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A Crazy Horse Called Smart


ities change. The urban jungle is a rich, complex system with diverse needs and pressures that evolve over time. More and more people are attracted to the urban promise of culture and prosperity. By 2050, an estimated two-thirds of the global population will be moving to already cramped metropoles. Cities which refuse to adapt will become fossilised in time, while those which evolve will attract the best of human, social and financial capital. Smart technology has revolutionised modern industry. While some countries - such as China and the UAE - have embraced the cutting edge to build new smart cities, in the UK, city management and planning matters are of a different nature. Following the Great Fire of London in 1666, modernity replaced London’s smouldering medieval heart. What was modern 400 years ago certainly isn’t today. How can we integrate the progress of the 21st century to an infrastructure that was designed to cope with the needs of a different time?

Automation and Virtualisation To stay at the forefront of the international stage, London must move with the latest technological revolution. We live in a world of increasing automation and virtualisation. Nowadays, networks allow us to control our central heating from our phones, or have smart fridges that text us when we are running low on food. Autonomous lorries are already plying Nevada’s highways, and we may soon see selfdriving cars in London. At the time, all of these systems are on different networks, but for Nick Chrissos, head of Innovation Technology at CISCO UK and


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Ireland, the real advances will happen within the next decade. “[Today], you have your phone in one network, your lights in a different one and your home security system in another” says Chrissos. But soon, “everything will be brought onto the same network, everything will be powered from this network like laptops or TVs. Going on holiday, you could just change your presence using your iPad that says, “I’m on holiday,” and that switches off your heating at home, switches off taps... so there won’t be any flooding, all because we converged everything onto one network.” With this convergence comes “an inherent automation” which will increase infrastructure efficiency.

Data - for a more efficient city If people are injecting more ‘smart’ into their individual lives, why not introduce it to the whole city? London is growing, authorities need to know how to effectively manage the infrastructure. These types of smart digital systems are a veritable goldmine of information. For instance, in 2015 digital payments overtook cash transactions, making it much easier to track buyers’ movements and spending habits. Andrew Collinge, assistant director of the Greater London Authority, understands the value of this information. “Citizens increasingly create data. That helps us understand how people move about in the physical sense, how they interact with public services.” “We can use that data to improve quality of life and the quality of services that they receive.”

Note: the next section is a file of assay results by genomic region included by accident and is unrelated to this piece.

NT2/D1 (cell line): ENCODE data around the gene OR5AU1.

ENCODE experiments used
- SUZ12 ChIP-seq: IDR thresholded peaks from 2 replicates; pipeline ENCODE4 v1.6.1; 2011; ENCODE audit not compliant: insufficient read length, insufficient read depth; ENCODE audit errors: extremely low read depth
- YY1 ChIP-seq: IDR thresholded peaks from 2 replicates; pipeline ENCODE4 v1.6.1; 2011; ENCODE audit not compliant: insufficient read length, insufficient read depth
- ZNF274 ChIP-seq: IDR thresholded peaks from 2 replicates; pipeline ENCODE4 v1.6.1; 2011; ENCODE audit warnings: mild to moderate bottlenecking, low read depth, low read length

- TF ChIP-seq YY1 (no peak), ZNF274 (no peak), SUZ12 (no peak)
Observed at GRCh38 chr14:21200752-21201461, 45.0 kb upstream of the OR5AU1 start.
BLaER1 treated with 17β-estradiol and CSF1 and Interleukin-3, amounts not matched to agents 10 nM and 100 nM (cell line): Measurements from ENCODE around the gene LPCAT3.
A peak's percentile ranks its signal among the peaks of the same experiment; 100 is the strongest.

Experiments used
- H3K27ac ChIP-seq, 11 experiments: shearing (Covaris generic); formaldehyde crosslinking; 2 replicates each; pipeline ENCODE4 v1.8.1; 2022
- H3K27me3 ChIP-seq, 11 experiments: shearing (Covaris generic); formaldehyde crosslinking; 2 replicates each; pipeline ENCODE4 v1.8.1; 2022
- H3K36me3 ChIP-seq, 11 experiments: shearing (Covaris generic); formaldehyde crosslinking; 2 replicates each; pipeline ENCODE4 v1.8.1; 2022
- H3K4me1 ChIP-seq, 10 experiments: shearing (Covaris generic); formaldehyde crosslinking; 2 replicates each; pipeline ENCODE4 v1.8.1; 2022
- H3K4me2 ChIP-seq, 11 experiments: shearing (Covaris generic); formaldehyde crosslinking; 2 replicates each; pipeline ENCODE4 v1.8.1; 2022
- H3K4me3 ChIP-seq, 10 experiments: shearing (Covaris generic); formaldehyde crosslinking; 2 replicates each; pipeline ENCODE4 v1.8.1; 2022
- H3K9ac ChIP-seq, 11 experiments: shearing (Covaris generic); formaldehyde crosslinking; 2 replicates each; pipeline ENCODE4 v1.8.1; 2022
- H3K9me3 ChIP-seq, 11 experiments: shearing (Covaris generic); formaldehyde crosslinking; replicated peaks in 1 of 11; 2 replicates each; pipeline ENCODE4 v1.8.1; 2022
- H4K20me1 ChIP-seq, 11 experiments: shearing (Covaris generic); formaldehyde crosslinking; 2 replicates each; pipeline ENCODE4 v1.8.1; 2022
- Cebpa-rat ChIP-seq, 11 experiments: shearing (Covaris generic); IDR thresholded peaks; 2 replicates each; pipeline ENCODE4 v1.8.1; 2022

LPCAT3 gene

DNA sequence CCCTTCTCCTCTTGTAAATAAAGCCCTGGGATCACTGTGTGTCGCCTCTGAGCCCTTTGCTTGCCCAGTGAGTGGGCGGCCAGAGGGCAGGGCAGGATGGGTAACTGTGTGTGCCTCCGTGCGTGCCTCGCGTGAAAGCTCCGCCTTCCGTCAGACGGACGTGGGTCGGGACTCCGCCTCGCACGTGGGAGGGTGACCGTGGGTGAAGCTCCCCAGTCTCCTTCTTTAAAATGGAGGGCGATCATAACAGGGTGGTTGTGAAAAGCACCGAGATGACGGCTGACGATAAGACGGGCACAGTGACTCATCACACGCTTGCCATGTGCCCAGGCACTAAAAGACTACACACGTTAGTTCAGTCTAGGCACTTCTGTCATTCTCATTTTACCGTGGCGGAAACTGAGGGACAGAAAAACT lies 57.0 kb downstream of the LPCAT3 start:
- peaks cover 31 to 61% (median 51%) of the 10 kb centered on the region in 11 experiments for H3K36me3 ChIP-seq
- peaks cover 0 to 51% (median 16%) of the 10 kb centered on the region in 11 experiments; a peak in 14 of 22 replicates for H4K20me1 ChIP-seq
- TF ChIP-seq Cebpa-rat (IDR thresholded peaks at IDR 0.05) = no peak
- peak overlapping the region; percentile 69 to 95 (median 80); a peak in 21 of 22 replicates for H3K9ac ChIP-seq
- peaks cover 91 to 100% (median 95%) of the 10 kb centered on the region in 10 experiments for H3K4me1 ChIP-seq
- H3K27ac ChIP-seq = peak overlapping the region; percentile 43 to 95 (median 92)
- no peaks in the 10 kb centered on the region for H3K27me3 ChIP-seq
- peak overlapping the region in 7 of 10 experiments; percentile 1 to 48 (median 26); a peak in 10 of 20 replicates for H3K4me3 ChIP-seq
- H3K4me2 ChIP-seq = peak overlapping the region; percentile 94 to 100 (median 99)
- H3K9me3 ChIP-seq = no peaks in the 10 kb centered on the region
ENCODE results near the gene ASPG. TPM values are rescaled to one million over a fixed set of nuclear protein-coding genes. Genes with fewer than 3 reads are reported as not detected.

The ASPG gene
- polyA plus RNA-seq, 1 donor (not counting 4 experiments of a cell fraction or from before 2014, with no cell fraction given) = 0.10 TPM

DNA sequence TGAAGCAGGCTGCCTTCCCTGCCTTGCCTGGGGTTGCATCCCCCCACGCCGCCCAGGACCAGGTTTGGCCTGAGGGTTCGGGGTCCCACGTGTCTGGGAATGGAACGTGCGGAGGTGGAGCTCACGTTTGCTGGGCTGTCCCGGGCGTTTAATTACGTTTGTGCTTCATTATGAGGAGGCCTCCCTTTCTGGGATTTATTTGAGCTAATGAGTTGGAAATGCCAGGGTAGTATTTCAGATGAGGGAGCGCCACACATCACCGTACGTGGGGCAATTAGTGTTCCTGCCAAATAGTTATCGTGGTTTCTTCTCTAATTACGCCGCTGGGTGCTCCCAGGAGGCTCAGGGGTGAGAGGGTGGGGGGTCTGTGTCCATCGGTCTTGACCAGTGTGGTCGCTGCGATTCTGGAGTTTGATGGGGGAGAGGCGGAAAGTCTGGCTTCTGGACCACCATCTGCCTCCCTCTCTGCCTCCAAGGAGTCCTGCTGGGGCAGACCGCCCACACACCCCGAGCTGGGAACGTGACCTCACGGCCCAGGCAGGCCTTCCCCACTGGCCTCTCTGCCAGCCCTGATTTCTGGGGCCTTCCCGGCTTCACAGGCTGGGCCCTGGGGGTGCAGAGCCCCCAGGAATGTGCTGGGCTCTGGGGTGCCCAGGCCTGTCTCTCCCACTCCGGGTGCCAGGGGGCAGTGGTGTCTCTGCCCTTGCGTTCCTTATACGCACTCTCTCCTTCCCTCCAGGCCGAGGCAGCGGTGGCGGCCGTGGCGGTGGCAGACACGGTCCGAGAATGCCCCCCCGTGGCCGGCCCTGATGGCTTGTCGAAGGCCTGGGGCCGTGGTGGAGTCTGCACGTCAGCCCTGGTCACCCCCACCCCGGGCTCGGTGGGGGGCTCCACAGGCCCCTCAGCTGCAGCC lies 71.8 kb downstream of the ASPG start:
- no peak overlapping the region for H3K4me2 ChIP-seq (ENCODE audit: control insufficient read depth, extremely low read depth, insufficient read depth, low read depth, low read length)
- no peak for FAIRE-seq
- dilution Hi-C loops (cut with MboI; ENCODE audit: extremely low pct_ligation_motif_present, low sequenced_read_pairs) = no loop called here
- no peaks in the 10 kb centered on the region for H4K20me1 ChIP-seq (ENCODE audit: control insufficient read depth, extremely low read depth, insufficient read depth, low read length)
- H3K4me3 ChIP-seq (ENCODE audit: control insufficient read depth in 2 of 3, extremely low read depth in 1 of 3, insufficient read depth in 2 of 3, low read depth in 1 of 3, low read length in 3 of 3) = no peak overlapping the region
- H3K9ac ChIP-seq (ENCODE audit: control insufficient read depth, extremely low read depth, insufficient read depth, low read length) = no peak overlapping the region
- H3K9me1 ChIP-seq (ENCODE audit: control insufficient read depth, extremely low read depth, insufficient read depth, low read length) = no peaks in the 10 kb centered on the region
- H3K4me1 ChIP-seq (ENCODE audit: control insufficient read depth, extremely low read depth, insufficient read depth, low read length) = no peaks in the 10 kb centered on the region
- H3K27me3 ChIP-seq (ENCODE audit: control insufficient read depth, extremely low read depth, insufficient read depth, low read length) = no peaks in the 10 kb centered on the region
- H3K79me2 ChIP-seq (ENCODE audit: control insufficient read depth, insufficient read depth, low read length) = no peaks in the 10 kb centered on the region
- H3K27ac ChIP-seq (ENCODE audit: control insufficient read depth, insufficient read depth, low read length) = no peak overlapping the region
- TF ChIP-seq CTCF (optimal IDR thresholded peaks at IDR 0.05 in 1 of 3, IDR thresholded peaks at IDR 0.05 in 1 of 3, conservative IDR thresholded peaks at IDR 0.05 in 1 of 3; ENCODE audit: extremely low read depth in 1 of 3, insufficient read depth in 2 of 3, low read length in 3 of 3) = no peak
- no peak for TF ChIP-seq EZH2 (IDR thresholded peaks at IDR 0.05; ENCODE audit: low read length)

A good example of this is London’s congested Tube network. Patricia Brown is the head of Central, a consultancy that develops partnerships, alliances and projects, which help build cities. “Too many people go to the South Kensington tube station to get to the Exhibition Road institutions [...] but don’t think of going to the High Street Kensington or Knightsbridge stations,” she says. According to her, data analysis could generate “a wider movement strategy to pull in visitors from different directions.” “In doing so, people will have a richer experience of London because they see different parts of the city. It might also help local shops and places away from the Tube to get a different type of customer.” Analysing comprehensive datasets will allow us to not change the infrastructure, but to use it in a better, more efficient, personalised manner. Harnessing the seemingly limitless power of open data is a must for any city that wants to remain a front-runner. But in London, upgrading the infrastructure is a challenging task.

‘The city is already here’ The demands of the 21st century are very different from the ideas Stuart and Victorian urban planners had in mind when they built most of the city’s current infrastructure. Collinge explains that while in some new development areas, such as the recently built Olympic Park, smart technology can be injected into the project from the onset. In a city like London, “it is an incredibly complex ecosystem, or indeed web of ecosystems [...] and by and large, we are in retrofitting territory.” Some endeavours are being made to smarten